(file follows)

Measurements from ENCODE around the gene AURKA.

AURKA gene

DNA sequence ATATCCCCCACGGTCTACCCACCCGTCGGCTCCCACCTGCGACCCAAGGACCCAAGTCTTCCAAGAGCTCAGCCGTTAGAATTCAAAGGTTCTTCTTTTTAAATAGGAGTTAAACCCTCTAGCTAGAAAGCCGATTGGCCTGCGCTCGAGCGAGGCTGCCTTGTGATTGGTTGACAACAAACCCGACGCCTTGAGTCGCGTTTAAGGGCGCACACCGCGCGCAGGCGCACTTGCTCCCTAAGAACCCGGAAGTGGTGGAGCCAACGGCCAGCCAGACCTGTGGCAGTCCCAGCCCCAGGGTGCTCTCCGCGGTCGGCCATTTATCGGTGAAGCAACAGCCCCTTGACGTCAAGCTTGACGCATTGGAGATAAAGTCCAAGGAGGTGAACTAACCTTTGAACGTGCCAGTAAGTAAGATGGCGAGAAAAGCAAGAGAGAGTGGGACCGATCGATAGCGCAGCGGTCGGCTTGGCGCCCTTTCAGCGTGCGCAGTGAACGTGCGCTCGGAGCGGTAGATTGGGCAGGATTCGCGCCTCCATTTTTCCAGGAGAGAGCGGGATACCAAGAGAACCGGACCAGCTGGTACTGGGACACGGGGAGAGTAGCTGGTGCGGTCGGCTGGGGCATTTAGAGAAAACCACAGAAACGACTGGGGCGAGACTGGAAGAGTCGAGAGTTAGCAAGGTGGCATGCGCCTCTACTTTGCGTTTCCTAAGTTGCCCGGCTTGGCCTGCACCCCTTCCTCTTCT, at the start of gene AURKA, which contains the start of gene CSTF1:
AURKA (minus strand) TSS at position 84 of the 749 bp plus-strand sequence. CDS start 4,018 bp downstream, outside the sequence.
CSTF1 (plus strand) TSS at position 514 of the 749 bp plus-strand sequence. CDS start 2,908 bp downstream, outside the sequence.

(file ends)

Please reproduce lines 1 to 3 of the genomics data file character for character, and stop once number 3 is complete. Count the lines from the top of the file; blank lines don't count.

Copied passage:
Measurements from ENCODE around the gene AURKA.

AURKA gene

DNA sequence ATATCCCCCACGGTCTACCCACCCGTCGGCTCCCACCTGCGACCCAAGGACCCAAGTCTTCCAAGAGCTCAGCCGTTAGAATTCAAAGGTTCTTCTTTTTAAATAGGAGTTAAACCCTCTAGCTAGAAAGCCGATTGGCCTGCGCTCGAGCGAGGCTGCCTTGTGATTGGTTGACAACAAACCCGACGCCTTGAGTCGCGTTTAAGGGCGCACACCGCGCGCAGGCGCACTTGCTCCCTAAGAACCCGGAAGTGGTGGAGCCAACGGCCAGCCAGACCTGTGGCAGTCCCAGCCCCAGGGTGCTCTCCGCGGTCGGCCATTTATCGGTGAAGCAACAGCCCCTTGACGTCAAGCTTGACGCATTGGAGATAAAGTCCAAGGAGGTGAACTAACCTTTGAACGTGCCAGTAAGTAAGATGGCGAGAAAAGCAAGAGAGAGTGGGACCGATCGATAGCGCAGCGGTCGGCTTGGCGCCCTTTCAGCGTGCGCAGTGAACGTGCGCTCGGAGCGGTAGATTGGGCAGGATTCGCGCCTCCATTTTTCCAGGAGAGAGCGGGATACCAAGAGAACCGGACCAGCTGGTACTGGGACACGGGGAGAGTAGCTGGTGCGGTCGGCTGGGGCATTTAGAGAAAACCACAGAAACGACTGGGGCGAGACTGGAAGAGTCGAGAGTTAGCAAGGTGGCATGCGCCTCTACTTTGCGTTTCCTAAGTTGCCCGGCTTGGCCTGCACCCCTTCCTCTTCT, at the start of gene AURKA, which contains the start of gene CSTF1: